What's at 'steak' for artificial intelligence and litigation practice? AI is not A1
This is a good a time as any to talk about artificial intelligence. In four words: I don’t like it. I am a technophobe. I spent more than 40 years in a litigation practice in the Toronto area, and given the rapid technological advances, I can easily say I’m happy I retired. I actually practiced in the days where we used typewriters, carbon paper and liquid Wite-Out. I started in 1974 B.C. (Before Computers), which qualifies me sufficiently to comment on the subject of AI. I don’t even like Google.
What I gather is that artificial intelligence is intelligence demonstrated by computers, as opposed to human or animal intelligence. I got this information from a trusted source—Google. This brings back thoughts to that 1968 film 2001: A Space Odyssey, where that computer HAL aboard a spaceship felt threatened by the humans and became a bit aggressive. I guess it was intelligent enough to concern itself with self-preservation.
And speaking of aggressive, I also think about the Luddites. They were a group of English workers in the early 1800s who went around destroying machinery, as they believed this equipment was threatening their jobs. Although technology always made me feel uneasy, to the extent that I can somewhat empathize with the Luddites, fortunately, I never felt the urge to invade any law offices and unplug their computers. And given all the wiring involved, I probably would not even know how to achieve this task.
AI is scary. Even Elon Musk has concerns about AI, saying it could be a threat to the future of civilization. If Elon Musk says it, I rest my case. Given this potential threat to civilization I am now thinking twice about buying a Tesla.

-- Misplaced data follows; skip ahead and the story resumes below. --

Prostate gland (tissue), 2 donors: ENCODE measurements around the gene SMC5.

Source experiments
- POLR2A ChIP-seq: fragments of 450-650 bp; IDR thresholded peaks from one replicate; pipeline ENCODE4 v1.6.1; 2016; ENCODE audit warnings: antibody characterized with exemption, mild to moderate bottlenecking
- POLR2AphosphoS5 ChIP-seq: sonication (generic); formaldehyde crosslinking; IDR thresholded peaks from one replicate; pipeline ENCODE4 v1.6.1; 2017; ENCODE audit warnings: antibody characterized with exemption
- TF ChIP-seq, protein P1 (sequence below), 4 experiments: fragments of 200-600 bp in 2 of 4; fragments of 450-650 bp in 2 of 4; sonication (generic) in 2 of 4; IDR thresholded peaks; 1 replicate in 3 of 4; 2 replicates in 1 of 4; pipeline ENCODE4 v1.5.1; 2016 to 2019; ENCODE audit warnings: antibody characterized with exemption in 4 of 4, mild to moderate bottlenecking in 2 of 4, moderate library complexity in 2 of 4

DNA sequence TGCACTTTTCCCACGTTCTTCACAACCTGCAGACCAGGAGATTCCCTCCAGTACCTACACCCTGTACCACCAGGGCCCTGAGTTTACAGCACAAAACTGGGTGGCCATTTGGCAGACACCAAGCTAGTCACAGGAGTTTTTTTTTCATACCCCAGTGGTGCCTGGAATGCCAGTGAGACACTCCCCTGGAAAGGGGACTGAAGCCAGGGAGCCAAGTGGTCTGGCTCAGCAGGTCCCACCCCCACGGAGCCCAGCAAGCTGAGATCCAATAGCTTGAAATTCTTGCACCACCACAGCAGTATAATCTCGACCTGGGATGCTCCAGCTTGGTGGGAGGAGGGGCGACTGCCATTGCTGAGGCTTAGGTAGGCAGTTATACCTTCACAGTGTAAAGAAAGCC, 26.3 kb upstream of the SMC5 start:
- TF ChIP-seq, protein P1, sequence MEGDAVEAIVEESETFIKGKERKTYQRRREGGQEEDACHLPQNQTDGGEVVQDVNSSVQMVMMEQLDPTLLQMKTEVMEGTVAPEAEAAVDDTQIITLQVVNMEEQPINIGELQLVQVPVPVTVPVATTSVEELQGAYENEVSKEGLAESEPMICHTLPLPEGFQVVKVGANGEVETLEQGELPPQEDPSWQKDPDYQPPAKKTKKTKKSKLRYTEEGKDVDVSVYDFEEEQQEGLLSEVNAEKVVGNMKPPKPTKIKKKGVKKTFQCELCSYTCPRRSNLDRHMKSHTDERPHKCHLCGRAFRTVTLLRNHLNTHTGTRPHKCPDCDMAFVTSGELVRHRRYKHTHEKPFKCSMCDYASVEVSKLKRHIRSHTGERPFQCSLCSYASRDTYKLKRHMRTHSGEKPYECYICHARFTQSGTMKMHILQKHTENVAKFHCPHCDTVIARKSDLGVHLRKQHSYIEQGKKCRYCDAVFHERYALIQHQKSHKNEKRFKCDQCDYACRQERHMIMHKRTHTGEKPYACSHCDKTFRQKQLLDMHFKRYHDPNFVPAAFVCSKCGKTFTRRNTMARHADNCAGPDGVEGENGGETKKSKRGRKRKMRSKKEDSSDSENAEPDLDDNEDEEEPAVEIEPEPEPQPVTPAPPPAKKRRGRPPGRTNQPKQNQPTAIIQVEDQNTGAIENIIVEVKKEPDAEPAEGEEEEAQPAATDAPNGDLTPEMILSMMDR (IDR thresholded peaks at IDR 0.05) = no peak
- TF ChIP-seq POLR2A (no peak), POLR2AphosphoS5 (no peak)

I find that human contact is waning. We telephone some outfit like a bank with a query, such as: “I need to know why the details of my bank account disappeared,” and we are directed to visit the place online where most of our questions can be answered. Right.
And then you see that message online when you want to transact some business where you are supposed to convince the site that you are not a robot. Up pops that grid of about a dozen squares and you are asked something like: “How many show a picture of a bus?” I recently missed on that one, as I counted one square that had only a bus driver in it. Maybe he was not even on the bus, as the bus was being operated by a robot.
I ask, given that a robot probably is behind this harassing quiz, why does it care if you are a robot too? After all if you are a robot, aren’t you on his team? Robotic envy?
How might AI permeate the litigation practice? What do I see in my crystal ball?
Consider examinations for discovery or depositions. Lawyers are not supposed to coach their clients as they testify. But how many lawyers can swear they never gave their clients now and then during pointed questioning a kick in the shins? Will artificial intelligence eliminate this verboten practice?
Not necessarily. Technology will no doubt step up to the plate, (or should I say, under the table), to make sure that your client makes the right choice of answers. The lawyer and client will wear a set of headphones, and when the lawyer’s brainwaves sense that the client is about to say something stupid, the lawyer will squirm, activating from the client’s side a large swinging boot. Hey, they laughed at Edison (“Lightbulb pshaw!”)—I’m just calling them as I see them.